From the lush backgrounds of “Sleeping Beauty,” to the fight scenes in “Avengers: Infinity War,” video editors use compositing to seamlessly combine visual elements from multiple sources into a single image. Keep reading to learn more about this popular technique and ways to use it in your own film project.
Compositing is the process of taking several visual elements from different sources and combining them into a single video. The video effects (VFX) technique is usually used to imply that the elements are from the same scene. Compositing mostly takes place in postproduction, but it can also be done in-camera using mattes or LED screens during production.
“Un Homme de Têtes” Courtesy of Star-Film
Compositing used to be a time-intensive labor of love. Manual compositing techniques include:
Multiple or double exposures
Film compositing was first used in film at the turn of the 20th century, when director Georges Méliès used multiple and double exposures in “Un Homme de Têtes” and “Le Voyage Dans la Lune.” A multiple exposure is produced when two or more film frame exposures are layered to create a single image.
Similarly, a double exposure layers two images on the full film frame. In “Un Homme de Têtes,” Méliès splices a scene in which he removes his head and places it on a table, multiple times, then plays music with the heads. To achieve the full effect, he made a rudimentary matte, or a background image that indicates which parts should be visible and which parts should allow other images to show through. Méliès used a black glass screen so that part of the film would be left unexposed, and then shot over that. George Albert Smith and Edwin S. Porter also used double exposure to create composite images in their films.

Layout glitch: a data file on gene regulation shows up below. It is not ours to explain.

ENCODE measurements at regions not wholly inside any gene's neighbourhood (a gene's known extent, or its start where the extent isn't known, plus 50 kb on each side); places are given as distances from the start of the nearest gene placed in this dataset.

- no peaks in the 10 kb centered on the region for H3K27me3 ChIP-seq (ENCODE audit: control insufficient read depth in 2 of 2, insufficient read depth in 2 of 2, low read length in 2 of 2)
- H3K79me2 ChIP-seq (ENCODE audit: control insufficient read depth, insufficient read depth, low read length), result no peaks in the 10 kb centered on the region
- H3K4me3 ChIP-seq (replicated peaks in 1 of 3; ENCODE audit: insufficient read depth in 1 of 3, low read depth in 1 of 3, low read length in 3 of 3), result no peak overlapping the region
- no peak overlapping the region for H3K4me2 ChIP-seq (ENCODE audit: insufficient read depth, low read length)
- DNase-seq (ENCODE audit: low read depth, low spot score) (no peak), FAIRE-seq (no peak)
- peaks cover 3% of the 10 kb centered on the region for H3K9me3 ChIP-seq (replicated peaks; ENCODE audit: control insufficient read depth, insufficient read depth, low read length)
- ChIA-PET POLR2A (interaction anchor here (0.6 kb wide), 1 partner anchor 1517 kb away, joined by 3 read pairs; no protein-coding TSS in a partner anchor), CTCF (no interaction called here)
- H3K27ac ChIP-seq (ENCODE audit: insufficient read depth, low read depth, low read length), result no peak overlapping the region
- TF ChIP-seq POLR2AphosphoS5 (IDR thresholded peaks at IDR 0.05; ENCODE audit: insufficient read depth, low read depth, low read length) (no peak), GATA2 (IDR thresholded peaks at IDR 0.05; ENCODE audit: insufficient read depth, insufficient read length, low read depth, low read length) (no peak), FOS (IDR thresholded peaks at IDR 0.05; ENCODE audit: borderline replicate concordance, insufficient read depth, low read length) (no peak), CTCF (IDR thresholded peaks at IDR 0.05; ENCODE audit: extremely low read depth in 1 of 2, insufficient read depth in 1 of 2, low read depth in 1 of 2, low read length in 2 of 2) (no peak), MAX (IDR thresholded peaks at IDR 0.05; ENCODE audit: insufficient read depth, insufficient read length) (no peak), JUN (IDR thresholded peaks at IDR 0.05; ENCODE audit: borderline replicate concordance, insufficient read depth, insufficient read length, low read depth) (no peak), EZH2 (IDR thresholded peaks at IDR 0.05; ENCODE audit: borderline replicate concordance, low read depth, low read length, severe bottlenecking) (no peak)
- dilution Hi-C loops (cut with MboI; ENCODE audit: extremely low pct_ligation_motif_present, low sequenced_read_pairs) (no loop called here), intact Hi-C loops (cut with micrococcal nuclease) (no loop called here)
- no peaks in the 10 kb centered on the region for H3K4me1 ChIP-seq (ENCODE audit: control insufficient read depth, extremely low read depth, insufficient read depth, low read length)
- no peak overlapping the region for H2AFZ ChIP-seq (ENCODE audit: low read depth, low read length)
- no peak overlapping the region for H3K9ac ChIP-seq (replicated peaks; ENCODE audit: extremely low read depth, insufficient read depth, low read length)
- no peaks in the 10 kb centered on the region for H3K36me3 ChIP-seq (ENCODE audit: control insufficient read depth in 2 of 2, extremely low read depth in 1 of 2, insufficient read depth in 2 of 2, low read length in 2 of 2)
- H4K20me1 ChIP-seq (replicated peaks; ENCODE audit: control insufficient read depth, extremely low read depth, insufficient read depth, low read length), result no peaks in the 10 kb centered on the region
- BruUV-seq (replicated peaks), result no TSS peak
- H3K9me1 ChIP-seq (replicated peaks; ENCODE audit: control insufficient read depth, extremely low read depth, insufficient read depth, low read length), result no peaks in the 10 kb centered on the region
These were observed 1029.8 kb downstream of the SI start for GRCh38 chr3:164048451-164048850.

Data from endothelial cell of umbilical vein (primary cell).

Following in Méliès’ footsteps, filmmakers including Norman Dawn, Frank Williams, and Auguste and Louis Lumière used other forms of mattes to create composite images. Mattes allow filmmakers to layer live-action footage and negatives with photographs to create the appearance that actors are at different locations.
This technique projects a scene’s background onto plates to make it seem as though the two scenes are one. Think of an older film with a driving scene in which the background doesn’t quite seem to match—that’s background projection.
Manual chroma key
Other traveling mattes and wipes can be used to chroma key videos, a process that entails layering two videos together based on their hue. The process of manual chroma key compositing was refined by Petro Vlahos and Zbigniew Rybczyński, who implemented the use of green screens and optical printers. By 1980, Richard Edlund had created a Quad Optical Printer that expedited the chroma key compositing process.
“Blade Runner 2049” Courtesy Warner Bros. Pictures
Today, compositing is easier than ever due to the power of technology. Digital compositing techniques include:
The green screen technique uses chroma keying to remove color from an image and replace it with something else. When compositing with a green screen, the green is removed and replaced with the desired background.
This technique can also be used to depict real subjects in a fantastical universe, such as in “Alice in Wonderland”:
Max Fleischer founded the 3D animation compositing technique when he started projecting photos of live-action movie shots onto glass panels using a rotoscope, and then traced over the image. Today, rotoscoping is done with computers to create highly detailed, accurate composite images.
The animated show “Undone” uses hyperrealistic rotoscoping. Director Hisko Hulsing told Backstage how this VFX compositing technique was used to depict the liminal space between reality and dreams. “The script [might say] something like, ‘the room falls into itself’ and then it was up to me and my team to come up with a visual representation of that,” Hulsing said. “We used [oil] paintings and projected them onto the 3D so the animation looks like it’s painted. It wasn’t so much me as a director but more as [the] production designer to make sure everything had the same look and then we had a team of compositors who brought all the layers together—line animation, colors, shading—to make it look [like] one cohesive world.”
Photoshop and analogues
Video editing software such as Photoshop allows editors to create composite videos by layering or painting on top of film frames.
“Black Widow” Courtesy Marvel Studios
Compositing is used to create the illusion of a cohesive image that extends past the actual image reality. It can be used to:
- Create multiple depictions of a single actor in one scene, such as in “The Parent Trap”:
- Place different backgrounds behind a character, such as in “Aquaman”:
- Add a new element into an already-existing image, such as in “Jurassic World”:
No matter what it’s used to depict, compositing allows multiple visual worlds to merge into one.